An exchange-traded fund (or ETF) is a security that combines the advantages of a common stock and an index fund. An ETF tracks the performance of an index, commodity, or basket of assets like an index fund. It trades like a stock on an exchange. An ETF provides the diversification benefit of an index fund and also the trading benefits associated with common stocks.
Following the Affordable Care Act (or ACA), the healthcare industry has witnessed a solid growth trajectory both in the health provider and health insurance sectors. With the ACA introducing various reforms to make insurance plans accessible and affordable, a Gallup poll states that the uninsured rate has dropped from 17.1% in 2013 to 12.9% in 2014. The increase in the insured population has also led to an addition of 1 million jobs in the healthcare industry since March 2010. This is a substantial addition when compared to the 7.7 million jobs added to the entire economy in the same timeframe. Increasing demand, coupled with increasing capacity, ensures overall healthy profits for the healthcare industry.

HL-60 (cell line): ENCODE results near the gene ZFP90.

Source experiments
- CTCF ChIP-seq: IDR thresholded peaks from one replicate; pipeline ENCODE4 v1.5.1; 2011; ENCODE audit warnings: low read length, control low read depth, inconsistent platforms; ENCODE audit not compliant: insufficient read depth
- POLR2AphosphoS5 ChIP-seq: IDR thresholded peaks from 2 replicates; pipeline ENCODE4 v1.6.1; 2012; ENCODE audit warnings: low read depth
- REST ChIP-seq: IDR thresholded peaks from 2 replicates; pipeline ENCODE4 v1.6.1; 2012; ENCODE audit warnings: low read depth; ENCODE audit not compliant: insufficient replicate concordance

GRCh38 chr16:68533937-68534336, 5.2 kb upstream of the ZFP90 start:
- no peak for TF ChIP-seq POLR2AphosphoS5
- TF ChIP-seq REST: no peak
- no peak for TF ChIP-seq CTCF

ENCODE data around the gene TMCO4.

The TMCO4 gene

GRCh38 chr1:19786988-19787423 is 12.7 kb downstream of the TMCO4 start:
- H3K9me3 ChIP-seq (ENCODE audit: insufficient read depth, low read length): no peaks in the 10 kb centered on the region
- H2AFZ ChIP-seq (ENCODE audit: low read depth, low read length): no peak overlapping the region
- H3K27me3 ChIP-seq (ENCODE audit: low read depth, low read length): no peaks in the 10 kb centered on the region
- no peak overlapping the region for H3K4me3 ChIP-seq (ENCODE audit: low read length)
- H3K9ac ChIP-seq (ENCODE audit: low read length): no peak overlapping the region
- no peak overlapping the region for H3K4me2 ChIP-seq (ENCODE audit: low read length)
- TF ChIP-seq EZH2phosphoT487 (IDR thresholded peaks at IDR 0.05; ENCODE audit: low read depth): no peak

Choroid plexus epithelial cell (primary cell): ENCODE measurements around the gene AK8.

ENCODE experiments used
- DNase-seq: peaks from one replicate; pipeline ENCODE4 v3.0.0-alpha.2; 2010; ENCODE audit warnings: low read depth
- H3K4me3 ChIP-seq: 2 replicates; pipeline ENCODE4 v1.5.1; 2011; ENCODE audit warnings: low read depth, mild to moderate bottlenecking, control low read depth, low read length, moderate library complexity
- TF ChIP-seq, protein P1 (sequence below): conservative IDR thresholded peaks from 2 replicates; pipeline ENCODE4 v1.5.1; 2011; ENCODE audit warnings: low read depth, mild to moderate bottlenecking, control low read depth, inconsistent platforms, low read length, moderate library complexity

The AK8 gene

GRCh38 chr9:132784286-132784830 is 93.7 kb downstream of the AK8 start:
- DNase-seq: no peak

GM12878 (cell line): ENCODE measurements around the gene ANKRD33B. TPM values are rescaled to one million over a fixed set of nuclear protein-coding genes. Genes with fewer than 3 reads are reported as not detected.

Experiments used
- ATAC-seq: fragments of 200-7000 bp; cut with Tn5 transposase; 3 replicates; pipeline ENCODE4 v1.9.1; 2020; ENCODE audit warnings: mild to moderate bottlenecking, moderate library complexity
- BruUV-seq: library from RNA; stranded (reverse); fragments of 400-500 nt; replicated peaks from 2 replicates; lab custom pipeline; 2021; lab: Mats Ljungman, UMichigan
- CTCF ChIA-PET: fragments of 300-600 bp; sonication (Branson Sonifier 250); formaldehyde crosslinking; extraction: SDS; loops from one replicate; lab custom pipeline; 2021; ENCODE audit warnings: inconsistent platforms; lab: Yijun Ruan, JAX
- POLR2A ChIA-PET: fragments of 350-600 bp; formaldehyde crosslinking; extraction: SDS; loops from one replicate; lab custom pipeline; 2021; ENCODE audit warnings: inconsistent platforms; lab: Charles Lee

The above graph shows that the most-traded ETF, the SPDR Health Care Select Sector Fund (XLV), has given the lowest returns, while the First Trust AMEX Biotechnology AMEX Fund has realized the highest returns from 2007 to 2015. This variation is due mainly to the difference in risk and return characteristics of the two funds’ portfolios. The SPDR Health Care Select sector fund mainly invests in big, stable pharmaceutical companies such as Johnson & Johnson (JNJ), Pfizer (PFE), Merck & Co. (MRK), and leading hospital company Universal Health Services (UHS), each accounting for 11.23%, 7.53%, 6.21%, and 3.75%, respectively, of the fund’s total value. These companies have a diversified business model and generally realize decent returns resulting from low risk business mix.
Biotechnology funds have generally performed better than the other healthcare ETFs, as these funds invest in companies that use biological processes to produce medical products and services. Biotechnology is considered a high-risk, high-gain investment, as a successful product usually leads to high profits but the research process also involves very high risk of failure.